operations…”)2 Further, the Park Service’s Management Policies clearly state that the Park Service must make decisions regarding the management of potential wilderness even though some activities may temporarily detract from its wilderness character. The Park Service is to manage potential wilderness as wilderness to the extent that existing non-conforming conditions allow. The Park Service is also required to actively seek to remove from potential wilderness the temporary, non-conforrning conditions that preclude wilderness designation. 6.3.1. Wilderness Resource Management, General Policy. (selected excerpts attached)


Hence, the Park Service is mandated by the Wilderness Act, the Point Reyes Wilderness Act and its Management Policies to convert potential wilderness, i.e., the Johnson Oyster Company tract and the adjoining Estero, to wilderness status as soon as the non coiiforming use can be eliminated.3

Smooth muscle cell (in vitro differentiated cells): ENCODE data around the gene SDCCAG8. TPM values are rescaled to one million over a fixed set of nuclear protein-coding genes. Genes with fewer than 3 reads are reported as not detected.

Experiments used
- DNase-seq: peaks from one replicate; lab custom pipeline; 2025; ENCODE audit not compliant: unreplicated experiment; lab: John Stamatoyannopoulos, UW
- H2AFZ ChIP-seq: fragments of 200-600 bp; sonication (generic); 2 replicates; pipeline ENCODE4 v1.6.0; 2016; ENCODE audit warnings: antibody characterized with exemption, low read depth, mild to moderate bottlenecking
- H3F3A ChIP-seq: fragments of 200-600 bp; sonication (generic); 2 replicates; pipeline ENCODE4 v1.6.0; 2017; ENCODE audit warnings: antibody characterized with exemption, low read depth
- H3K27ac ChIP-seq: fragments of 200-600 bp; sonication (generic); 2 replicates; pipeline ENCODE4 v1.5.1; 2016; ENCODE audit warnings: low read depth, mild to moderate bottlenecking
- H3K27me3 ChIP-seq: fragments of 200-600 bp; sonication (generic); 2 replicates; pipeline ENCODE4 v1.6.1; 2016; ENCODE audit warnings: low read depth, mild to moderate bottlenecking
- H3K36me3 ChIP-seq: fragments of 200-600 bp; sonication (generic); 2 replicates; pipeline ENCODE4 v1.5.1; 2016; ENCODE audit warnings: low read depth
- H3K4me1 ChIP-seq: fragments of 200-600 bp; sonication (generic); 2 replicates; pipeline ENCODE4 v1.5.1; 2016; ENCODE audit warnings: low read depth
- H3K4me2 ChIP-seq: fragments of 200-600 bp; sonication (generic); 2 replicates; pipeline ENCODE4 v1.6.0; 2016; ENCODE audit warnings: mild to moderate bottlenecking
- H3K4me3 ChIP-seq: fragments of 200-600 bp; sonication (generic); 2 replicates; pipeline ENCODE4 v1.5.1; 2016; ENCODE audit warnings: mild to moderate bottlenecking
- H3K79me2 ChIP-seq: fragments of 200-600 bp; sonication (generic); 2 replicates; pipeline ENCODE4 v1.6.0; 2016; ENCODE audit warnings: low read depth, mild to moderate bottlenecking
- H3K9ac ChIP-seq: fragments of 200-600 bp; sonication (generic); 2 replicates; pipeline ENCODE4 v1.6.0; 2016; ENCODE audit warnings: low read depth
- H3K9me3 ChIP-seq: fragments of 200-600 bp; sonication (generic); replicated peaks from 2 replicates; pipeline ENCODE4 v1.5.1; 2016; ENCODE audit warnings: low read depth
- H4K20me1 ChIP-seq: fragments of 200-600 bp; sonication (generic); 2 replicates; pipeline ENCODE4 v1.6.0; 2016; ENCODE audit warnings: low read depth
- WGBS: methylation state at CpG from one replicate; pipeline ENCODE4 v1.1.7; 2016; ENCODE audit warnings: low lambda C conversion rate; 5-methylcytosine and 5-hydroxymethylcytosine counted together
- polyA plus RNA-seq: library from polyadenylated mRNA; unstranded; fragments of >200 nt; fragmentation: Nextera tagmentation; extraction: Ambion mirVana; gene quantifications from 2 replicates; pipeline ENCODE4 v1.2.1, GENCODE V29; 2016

Ralph G. Mihan

2.

See the District Court ruling that past commercial activities, in this case timber harvesting, do not preclude an area’s wilderness designation. Minnesota Public Interest Research Group v. Butz. 401 F. Supp. 1276, 1329 (1975)

3.

The status of the Johnson Oyster Company will be addressed in a separate document.



The National Academies | 500 Fifth St. N.W. | Washington, D.C. 20001
Copyright © National Academy of Sciences. All rights reserved.
Terms of Use and Privacy Statement